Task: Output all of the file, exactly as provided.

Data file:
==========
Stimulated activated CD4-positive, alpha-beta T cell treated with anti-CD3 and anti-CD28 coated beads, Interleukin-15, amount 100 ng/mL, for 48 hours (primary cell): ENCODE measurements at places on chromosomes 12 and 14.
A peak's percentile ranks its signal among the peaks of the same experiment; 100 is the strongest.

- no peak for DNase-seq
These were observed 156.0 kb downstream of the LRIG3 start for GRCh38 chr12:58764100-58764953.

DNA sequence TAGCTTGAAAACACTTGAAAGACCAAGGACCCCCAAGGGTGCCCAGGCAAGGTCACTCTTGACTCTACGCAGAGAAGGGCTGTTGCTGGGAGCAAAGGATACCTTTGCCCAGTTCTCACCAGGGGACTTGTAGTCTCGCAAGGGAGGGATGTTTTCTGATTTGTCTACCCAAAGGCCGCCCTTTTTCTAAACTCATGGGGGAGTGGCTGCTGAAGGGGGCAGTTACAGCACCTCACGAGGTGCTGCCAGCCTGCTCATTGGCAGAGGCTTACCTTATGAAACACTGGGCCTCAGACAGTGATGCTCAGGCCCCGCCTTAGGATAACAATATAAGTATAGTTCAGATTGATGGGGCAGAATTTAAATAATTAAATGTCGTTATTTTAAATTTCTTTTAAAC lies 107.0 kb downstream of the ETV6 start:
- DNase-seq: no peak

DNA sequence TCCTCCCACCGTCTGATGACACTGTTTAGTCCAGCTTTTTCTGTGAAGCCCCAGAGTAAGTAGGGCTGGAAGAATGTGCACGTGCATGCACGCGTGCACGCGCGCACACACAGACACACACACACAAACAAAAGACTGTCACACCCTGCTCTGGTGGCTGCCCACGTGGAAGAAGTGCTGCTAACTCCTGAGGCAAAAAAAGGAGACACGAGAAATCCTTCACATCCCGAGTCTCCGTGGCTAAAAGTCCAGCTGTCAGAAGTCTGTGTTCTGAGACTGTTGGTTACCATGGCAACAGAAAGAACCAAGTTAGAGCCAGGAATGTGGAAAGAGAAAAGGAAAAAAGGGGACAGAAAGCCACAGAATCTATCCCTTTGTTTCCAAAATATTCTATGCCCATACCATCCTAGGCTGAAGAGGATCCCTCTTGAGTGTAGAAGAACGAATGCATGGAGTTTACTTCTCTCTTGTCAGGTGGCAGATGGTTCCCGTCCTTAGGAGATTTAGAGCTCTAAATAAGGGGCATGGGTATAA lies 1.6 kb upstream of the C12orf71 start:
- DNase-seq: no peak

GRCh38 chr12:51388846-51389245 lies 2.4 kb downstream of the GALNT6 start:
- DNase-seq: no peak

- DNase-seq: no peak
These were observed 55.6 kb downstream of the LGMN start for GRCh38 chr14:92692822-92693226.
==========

Stimulated activated CD4-positive, alpha-beta T cell treated with anti-CD3 and anti-CD28 coated beads, Interleukin-15, amount 100 ng/mL, for 48 hours (primary cell): ENCODE measurements at places on chromosomes 12 and 14.
A peak's percentile ranks its signal among the peaks of the same experiment; 100 is the strongest.

- no peak for DNase-seq
These were observed 156.0 kb downstream of the LRIG3 start for GRCh38 chr12:58764100-58764953.

DNA sequence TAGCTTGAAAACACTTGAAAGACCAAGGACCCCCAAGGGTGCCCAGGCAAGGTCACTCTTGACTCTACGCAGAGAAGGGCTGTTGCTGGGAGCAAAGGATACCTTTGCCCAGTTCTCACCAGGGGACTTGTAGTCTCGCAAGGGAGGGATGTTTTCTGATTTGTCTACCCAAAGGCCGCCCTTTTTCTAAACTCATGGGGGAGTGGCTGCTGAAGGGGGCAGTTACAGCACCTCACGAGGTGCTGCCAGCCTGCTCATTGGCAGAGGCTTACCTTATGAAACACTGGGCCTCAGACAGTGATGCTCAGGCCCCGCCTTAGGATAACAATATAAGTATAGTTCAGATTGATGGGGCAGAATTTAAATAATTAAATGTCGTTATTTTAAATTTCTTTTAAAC lies 107.0 kb downstream of the ETV6 start:
- DNase-seq: no peak

DNA sequence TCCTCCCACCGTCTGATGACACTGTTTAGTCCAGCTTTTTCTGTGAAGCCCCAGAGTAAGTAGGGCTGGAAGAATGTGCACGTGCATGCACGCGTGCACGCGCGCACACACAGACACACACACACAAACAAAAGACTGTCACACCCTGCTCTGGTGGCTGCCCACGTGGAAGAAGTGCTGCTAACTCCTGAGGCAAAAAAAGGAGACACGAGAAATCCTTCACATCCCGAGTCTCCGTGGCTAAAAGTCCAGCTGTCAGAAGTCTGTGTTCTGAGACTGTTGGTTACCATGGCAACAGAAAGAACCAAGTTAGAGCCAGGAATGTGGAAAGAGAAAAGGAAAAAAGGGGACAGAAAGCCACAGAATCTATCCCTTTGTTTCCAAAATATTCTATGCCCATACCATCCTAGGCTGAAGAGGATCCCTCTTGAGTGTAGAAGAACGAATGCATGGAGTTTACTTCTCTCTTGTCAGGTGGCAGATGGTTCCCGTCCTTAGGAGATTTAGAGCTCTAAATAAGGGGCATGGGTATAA lies 1.6 kb upstream of the C12orf71 start:
- DNase-seq: no peak

GRCh38 chr12:51388846-51389245 lies 2.4 kb downstream of the GALNT6 start:
- DNase-seq: no peak

- DNase-seq: no peak
These were observed 55.6 kb downstream of the LGMN start for GRCh38 chr14:92692822-92693226.